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Living as a Prisoner in Your Society

The first chapters of the Handmaid’s Tale paint a dark picture of what it means to live in the Republic of Gilead. While in Persepolis, the women in Iran were incredibly restricted in how they could behave and present themselves in public, the women of Gilead, especially the Handmaids, are not nearly given the amount of freedom that Iranian women have. The Handmaids in Gilead exist simply as property of the state, and have no autonomy over themselves. It is incredibly jarring as a reader, especially coming from a western perspective, to see women treated this way in a fundamentalist society.

I think the most important element of the opening chapters, though, and the book as a whole, are Offred’s flashbacks. We learn that she not only lives in a society that treats her so cruelly and dehumanizes, her, but she remembers living in a world that closely resembles our own. Offred has not lived her whole life in Gilead and has not only existed as a Handmaid. There was a time in which she did not know what this life was, and we know this given the perspective of the first chapter when she is in the gym with the other women as they discretely share their names with one another in hope to evade the Aunts. this is incredibly important because we ourselves like to think that our society is well founded enough and that we have systems in place to prevent something like Gilead from taking reality. However, I find that the most terrifying part of the beginning of The Handmaid’s Tale to be the fact that this kind of society was not always considered normal, however it was entirely possible for these extreme views to come into fruition and be imposed on the people.

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  1. Nora Apt Nora Apt

    Margaret Atwood touches on this notion of stability/security in the novel’s introduction; specifically, she writes that she “knew that stablished orders could vanish overnight. Change could also be as fast as lightning. It Can’t happen here could not be depended on: anything could happen anywhere, given the circumstances” (XIII). I think that this excerpt relates well to your final paragraph. Moreover, I agree that an extremely unsettling part of this opening section is how quickly these extreme viewpoints can be implemented.

  2. Rachel Nugent Rachel Nugent

    I agree with how you’ve pointed out how jarring it is to dive into the world of Gilead. I’ve been telling people that I find the book interesting so far, but I know that at some point it’s likely to make me feel sick to my stomach. But I too thought about it in relation to Persepolis and I think Persepolis is harder for me to bear, because it’s real. But the thought of Gilead becoming reality is surely terrifying and Satrapi used a lot of comic relief to help us through her work where Atwood clearly does not, so I think Handmaid’s Tale comes off a little stronger and bleaker at first glance.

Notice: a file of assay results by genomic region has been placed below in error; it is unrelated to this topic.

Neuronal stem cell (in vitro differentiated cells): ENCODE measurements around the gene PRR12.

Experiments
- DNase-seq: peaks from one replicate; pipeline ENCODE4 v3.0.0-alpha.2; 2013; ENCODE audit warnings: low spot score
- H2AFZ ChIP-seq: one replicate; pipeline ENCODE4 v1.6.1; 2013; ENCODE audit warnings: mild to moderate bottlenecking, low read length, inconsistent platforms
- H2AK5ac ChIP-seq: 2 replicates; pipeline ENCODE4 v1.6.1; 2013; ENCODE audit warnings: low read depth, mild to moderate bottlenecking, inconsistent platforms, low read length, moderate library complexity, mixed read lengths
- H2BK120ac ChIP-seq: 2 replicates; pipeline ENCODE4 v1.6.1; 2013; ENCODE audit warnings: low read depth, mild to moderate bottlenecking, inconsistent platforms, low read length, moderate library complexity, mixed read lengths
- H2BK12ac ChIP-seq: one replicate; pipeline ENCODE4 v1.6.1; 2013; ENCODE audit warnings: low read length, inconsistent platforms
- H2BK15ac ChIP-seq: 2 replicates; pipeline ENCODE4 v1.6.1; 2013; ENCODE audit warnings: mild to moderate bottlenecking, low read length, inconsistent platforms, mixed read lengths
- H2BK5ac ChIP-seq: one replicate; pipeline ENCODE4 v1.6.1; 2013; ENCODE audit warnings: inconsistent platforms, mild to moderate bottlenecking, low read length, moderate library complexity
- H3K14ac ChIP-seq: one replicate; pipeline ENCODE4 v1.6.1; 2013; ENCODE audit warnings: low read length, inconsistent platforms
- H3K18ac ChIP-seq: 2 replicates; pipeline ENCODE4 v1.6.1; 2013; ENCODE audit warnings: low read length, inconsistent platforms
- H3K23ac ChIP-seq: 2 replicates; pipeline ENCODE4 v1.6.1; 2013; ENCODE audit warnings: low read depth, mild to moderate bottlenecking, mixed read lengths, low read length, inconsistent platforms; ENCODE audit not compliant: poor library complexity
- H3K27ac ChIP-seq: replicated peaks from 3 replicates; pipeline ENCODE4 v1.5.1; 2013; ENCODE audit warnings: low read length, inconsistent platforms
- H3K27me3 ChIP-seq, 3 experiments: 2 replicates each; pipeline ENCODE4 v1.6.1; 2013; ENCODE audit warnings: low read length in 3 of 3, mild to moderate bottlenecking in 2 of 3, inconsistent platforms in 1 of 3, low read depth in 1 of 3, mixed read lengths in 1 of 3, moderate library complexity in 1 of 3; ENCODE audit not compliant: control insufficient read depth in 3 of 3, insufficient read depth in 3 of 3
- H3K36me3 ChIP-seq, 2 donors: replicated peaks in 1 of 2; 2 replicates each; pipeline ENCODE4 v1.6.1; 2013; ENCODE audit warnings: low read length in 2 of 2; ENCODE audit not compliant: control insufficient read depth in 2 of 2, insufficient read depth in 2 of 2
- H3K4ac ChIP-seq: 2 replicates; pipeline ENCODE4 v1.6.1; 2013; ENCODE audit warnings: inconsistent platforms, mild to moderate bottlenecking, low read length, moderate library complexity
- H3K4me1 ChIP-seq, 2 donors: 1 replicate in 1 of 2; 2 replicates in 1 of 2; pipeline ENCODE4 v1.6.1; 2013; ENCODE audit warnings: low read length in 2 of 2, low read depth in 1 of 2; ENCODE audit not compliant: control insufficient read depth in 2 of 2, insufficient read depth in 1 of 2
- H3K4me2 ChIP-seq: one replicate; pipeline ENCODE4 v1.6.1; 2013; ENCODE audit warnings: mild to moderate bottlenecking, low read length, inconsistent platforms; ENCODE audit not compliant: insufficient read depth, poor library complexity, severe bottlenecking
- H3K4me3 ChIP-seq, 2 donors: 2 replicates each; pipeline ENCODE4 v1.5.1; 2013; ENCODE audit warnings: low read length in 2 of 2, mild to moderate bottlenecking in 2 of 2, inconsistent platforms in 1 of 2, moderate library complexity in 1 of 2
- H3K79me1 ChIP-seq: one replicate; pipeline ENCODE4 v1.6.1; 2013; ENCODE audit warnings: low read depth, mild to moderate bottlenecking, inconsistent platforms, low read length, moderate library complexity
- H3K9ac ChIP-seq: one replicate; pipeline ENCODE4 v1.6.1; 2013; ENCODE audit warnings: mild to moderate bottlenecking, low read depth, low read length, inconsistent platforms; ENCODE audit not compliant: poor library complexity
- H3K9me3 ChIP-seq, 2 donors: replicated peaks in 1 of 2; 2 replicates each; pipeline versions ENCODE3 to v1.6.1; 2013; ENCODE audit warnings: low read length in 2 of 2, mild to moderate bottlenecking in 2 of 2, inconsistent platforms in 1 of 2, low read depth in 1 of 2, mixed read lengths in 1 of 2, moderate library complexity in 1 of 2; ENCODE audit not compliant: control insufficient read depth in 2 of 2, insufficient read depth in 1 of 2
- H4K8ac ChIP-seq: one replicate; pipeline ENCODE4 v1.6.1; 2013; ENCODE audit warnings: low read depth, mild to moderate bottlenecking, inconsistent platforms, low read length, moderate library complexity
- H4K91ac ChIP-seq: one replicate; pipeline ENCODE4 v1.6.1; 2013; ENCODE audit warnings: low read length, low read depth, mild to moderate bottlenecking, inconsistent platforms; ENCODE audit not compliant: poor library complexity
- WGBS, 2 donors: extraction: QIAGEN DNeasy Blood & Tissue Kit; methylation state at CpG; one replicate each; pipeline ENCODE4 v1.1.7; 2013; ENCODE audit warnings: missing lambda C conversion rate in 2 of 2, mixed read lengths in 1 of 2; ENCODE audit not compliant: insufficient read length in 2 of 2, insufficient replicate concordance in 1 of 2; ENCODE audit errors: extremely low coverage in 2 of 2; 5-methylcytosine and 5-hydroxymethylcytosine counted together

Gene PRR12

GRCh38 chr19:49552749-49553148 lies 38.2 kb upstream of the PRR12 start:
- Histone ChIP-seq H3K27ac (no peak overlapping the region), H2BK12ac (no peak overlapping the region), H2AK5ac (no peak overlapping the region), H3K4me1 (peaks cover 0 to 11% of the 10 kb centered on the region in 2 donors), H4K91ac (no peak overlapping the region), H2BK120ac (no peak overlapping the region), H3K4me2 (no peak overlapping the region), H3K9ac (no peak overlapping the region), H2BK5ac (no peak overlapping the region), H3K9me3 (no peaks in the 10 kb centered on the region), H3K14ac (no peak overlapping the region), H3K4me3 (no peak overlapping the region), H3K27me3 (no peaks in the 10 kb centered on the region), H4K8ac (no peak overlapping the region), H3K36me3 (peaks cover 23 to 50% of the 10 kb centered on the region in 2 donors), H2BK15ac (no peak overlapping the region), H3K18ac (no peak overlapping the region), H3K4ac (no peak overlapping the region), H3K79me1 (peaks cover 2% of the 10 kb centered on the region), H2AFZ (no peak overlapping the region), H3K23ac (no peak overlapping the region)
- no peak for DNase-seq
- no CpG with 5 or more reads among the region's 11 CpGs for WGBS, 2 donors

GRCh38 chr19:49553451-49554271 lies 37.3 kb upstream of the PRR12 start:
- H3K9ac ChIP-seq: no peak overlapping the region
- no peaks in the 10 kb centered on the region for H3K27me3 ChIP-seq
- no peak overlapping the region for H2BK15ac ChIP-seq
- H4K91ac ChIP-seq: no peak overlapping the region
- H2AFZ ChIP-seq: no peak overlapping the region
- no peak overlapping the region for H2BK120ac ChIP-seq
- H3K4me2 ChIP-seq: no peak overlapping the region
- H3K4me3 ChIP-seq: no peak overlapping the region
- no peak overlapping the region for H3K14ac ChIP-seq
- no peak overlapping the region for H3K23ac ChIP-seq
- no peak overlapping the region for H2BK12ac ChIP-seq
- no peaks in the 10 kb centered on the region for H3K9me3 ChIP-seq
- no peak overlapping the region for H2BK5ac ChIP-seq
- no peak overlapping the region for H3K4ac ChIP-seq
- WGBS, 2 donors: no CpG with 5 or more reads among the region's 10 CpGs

3. Emma Joaquin Emma Joaquin

    I like your comparison with Persepolis in this post. In all of the novels we have read or are reading this semester women have been severely oppressed, and it is interesting to look at the similarities and differences. The Handmaid’s Tale seems to encompass the slavery shown in Beloved and the severe sexist oppression of women in society in Persepolis.

  4. Alexander Seeley Alexander Seeley

    I like how you finished this commentary. It is interesting to see throughout history and in fictional instances such as this novel where extremist views can take over and become the norm. In comparison to such regimes as the Nazis, extreme views contained by such groups have always existed and continue to exist, the scary part to me is that there seems to be a cycle in which such oppression as Nazism comes and goes, just as generations come and go.

  5. Michael Paul Michael Paul

    Atwood’s use of flashbacks makes me wonder how long Offred has lived in Gilead. Clearly, she has previously been freer as we hear about her experiences when she was younger. This type of oppression is similar to what we see in Persepolis and I could see a potential fight against this oppression in the future.

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